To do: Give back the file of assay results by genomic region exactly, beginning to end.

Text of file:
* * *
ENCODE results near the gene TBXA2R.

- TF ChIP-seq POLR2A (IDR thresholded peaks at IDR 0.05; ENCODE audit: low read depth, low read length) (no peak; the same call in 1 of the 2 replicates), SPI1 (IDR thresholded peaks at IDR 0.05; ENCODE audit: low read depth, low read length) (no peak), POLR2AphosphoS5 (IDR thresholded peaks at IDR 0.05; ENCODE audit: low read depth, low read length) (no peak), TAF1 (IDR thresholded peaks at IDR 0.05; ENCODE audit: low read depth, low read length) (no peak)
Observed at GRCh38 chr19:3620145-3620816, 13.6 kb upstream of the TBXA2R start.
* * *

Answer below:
ENCODE results near the gene TBXA2R.

- TF ChIP-seq POLR2A (IDR thresholded peaks at IDR 0.05; ENCODE audit: low read depth, low read length) (no peak; the same call in 1 of the 2 replicates), SPI1 (IDR thresholded peaks at IDR 0.05; ENCODE audit: low read depth, low read length) (no peak), POLR2AphosphoS5 (IDR thresholded peaks at IDR 0.05; ENCODE audit: low read depth, low read length) (no peak), TAF1 (IDR thresholded peaks at IDR 0.05; ENCODE audit: low read depth, low read length) (no peak)
Observed at GRCh38 chr19:3620145-3620816, 13.6 kb upstream of the TBXA2R start.